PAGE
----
Editors Blog

Baiting Equals Pressure for Gun-Hunters

Deer & Deer Hunting Editor Dan Schmidt snapped this photo with his cell phone when a wide 6-point buck made a bee-line for a thin application of Party Mix from Nutra Deer.

Using bait while deer hunting is legal in more than one-half of the states with huntable whitetail populations. Each year, hunters literally spend millions of dollars annually on corn, apples, carrots, pumpkins, sugar beets, sweet potatoes and just about anything else deer will eat. As the editor of one of largest deer hunting magazines in North America, I’ve spent countless hours listening to the “great bait debate.” It seems that hunters either love it or hate it. My view?Just like everything else in life: In moderation, it doesn’t hurt anything.

 

Research by Wisconsin deer biologists indicate that 40 percent of that state’s bowhunters and slightly fewer gun-hunters, admit to using bait at least some time during the hunting season. The research also indicates that success rates are slightly higher for baiting bowhunters vs. hunters who don’t bait. Ironically, the success rate for gun-hunters who bait is substantially lower vs. gun-hunters who do not bait. That difference can be directly linked to the whitetail’s uncanny ability to detect human pressure and modify its behavior to deal with it.

 

All things being equal, baiting is an effective way to kill unpressured deer. Although I prefer to hunt deer over natural food sources — because they are easier to pattern that way — I have hunted over bait on occasion. The results have been mixed, and deer sightings have almost always been skewed toward does, fawns and young bucks. Until this hunting season, I had never dabbled with any of the commercial products designed to attract deer. Honestly, I thought they were mainly products designed to be used in areas with little to no native forage. My views changed when I tried a new product called “Party Mix” from Outdoor Brandz of Oklahoma.

 

This product, from the makers of Nutra Deer supplements, is designed to attract deer, plain and simple. From the first time I used it, I must say that it most definitely works. I met the product’s inventor, Jeff Williams, at the Southeast Outdoor Press Association conference in Missouri earlier this fall, and he gave me a small 5-pound bag of Party Mix to try out, no strings attached. “Just pour it in a thin line near one of your stands,” he said. “If there are deer nearby, they will investigate it. Let me know what you think.”

 

Again, I was skeptical. However, while heading out for a bowhunt about a month later, I thought, “What the heck? Might as well try it.” I was hunting in an area where baiting is legal, but only 2 gallons of feed can be used at a time. The stand I was hunting was overlooking a stunted rye field. Deer hadn’t been using the field much, so I thought I’d sprinkle the Party Mix 25 yards from my stand and sit back to enjoy the afternoon.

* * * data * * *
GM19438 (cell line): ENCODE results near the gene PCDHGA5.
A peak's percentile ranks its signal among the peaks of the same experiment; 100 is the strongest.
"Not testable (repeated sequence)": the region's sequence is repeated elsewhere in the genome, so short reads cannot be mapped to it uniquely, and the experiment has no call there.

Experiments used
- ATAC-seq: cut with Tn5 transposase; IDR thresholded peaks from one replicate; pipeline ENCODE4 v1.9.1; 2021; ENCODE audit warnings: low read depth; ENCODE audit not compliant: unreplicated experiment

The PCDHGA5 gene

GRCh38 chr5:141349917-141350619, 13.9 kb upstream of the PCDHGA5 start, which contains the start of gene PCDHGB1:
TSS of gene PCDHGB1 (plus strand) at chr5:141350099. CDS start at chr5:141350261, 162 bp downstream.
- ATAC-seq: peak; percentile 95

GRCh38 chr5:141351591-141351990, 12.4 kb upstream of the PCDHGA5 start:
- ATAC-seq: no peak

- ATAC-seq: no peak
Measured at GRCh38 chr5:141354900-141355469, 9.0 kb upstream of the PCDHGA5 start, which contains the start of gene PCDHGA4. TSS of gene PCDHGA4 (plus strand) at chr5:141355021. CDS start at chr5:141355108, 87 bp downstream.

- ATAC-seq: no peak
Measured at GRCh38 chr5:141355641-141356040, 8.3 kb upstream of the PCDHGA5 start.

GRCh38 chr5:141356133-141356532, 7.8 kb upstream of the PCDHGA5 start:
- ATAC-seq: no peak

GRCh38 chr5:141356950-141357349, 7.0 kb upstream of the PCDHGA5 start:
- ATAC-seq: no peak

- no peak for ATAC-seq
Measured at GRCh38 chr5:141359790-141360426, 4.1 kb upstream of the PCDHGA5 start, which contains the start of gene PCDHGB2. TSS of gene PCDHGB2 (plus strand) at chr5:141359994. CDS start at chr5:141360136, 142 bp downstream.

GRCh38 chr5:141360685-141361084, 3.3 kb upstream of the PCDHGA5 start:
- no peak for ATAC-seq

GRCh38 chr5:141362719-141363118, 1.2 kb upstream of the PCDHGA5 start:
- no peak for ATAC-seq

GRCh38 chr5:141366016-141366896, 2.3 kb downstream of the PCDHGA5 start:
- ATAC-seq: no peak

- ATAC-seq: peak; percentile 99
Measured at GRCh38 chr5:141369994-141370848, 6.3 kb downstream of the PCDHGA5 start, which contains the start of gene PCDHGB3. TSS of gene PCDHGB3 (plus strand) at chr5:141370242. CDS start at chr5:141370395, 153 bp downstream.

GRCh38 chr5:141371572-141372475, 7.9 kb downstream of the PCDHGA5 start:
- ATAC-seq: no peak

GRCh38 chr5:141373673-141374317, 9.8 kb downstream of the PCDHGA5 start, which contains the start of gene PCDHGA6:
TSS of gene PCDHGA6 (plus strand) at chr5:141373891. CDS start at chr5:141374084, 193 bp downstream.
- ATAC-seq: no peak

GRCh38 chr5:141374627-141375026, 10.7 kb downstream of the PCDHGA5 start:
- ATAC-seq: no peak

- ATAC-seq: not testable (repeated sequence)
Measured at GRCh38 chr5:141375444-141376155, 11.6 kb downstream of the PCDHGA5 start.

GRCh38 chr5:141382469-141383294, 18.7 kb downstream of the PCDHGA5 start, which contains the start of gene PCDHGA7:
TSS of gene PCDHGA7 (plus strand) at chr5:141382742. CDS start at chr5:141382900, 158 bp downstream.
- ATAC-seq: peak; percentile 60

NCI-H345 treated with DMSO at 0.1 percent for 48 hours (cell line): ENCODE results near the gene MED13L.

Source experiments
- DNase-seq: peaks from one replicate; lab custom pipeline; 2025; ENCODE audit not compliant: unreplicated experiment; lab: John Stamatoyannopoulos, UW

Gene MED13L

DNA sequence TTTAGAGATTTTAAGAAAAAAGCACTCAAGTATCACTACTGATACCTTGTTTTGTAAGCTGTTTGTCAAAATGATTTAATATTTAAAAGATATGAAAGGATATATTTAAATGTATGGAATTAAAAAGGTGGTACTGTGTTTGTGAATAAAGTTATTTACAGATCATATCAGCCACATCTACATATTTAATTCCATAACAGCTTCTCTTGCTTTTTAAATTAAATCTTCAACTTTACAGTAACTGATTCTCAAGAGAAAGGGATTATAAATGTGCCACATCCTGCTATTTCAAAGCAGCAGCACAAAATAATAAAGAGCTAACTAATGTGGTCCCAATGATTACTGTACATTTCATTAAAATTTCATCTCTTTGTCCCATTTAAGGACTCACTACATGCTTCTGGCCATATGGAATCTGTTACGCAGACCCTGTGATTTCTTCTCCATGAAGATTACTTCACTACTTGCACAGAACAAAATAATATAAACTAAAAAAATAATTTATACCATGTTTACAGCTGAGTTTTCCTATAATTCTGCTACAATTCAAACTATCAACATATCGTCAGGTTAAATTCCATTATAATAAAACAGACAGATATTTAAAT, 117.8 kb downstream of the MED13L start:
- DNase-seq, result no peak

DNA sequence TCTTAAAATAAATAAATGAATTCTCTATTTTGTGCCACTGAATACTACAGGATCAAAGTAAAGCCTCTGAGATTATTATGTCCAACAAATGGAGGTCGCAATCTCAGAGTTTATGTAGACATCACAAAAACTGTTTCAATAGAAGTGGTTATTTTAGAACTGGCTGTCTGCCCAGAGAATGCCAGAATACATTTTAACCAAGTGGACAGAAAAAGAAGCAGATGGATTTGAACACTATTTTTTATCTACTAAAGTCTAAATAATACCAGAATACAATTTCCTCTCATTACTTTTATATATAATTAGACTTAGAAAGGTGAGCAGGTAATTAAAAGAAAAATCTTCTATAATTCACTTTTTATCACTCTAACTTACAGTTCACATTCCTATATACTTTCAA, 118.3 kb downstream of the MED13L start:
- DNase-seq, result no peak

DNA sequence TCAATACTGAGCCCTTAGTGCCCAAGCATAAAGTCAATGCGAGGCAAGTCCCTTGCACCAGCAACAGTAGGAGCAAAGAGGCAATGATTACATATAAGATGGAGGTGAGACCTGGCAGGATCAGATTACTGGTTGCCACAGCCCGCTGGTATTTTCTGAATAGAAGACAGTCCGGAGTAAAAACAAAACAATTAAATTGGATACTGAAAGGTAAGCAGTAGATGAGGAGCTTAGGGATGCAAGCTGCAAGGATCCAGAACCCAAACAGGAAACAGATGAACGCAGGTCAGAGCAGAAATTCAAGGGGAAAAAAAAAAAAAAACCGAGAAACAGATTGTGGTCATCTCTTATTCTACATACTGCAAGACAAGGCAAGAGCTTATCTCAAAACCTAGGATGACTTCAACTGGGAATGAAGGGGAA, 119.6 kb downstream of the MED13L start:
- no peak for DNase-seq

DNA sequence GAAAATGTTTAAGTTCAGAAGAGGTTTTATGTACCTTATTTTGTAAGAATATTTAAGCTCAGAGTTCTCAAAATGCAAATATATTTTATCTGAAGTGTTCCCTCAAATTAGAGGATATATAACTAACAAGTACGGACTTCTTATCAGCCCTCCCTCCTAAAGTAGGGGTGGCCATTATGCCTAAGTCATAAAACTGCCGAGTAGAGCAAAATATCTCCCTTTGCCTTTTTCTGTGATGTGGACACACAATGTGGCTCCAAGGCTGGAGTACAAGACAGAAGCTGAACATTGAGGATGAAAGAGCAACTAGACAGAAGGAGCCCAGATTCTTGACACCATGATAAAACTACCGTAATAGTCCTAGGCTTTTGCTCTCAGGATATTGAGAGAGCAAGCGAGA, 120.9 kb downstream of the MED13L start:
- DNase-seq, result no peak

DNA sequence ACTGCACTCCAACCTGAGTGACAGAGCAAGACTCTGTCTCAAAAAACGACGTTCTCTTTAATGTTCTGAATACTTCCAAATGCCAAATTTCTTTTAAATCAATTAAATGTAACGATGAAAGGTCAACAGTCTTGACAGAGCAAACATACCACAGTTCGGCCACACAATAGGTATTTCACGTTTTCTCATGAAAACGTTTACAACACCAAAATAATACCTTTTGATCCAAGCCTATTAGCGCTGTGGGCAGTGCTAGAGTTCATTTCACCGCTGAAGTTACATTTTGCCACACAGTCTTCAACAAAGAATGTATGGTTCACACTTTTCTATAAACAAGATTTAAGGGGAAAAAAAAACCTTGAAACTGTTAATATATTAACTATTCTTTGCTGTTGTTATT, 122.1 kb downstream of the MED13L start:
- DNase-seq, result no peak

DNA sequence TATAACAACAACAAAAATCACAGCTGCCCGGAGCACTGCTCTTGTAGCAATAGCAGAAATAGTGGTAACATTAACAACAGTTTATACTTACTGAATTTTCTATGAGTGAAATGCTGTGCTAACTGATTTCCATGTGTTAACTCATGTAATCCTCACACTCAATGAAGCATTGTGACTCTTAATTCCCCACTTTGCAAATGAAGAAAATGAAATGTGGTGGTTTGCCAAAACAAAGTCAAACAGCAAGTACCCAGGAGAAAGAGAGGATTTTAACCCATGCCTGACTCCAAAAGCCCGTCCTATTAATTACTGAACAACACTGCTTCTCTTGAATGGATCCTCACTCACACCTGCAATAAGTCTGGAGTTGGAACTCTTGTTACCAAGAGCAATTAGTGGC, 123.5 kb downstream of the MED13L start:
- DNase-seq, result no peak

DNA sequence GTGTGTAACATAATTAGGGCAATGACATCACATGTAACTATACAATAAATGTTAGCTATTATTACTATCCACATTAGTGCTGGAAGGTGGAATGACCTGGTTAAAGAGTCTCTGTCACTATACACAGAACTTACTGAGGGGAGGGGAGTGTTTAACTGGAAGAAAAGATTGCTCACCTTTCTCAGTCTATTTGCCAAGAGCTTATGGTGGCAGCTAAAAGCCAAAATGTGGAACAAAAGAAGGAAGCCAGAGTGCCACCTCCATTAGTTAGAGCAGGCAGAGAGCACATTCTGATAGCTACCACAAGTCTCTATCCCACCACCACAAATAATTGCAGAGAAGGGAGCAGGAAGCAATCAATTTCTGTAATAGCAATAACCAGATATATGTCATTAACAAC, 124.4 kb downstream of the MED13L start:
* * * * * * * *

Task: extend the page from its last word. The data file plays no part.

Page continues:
I was in my stand for about an hour when I noticed movement across the field. I instinctively raised my binoculars to my eyes. It was a buck, and a decent one at that, but he was at least 80 yards out and heading straight for the woods. The wind was swirling, but it was mainly blowing from where the buck was standing to me. That’s important to note, because what happened next was nearly amazing.

 

When he was about 60 yards away, the buck stopped, lifted his muzzle and began licking his nose. I thought he had surely winded me. I was wrong. Without hesitation, the buck made a bee-line for the spot where I had sprinkled the Party Mix. He approached cautiously, bobbing his head and occasionally stamping his hoof. Within about minute, however, he settled down and worked over the mostly powdered concoction spread out in the field. He licked it, nibbled it and even ate the vegetation that it came in contact with. He was nice 6-pointer with a rack as wide as his ears. I am still kicking myself for not shooting him, because his body was thick. Likely a 2-1/2-year-old, but that’s a pretty decent buck for this particular hunting area.

 

I didn’t shoot the buck because it was early in the season, and I had held out hope that I might see a bigger buck as the season progressed. I also held off probably because I was so stunned that the deer seemingly approached my stand solely because he had smelled the attractant. All tolled, the buck spent 45 minutes in front of me and near my stand.

 

In the weeks that have passed, I’ve had other encounters with young deer, and I’ve used the product to get deer to stop in front of my trail cameras. Will I use it next year? Most definitely. I won’t use it as a be-all-end-all to kill a deer, but surely as another tool when applicable to certain hunting situations.

 

 To check out Nutra Deer’s Party Mix for yourself, click here.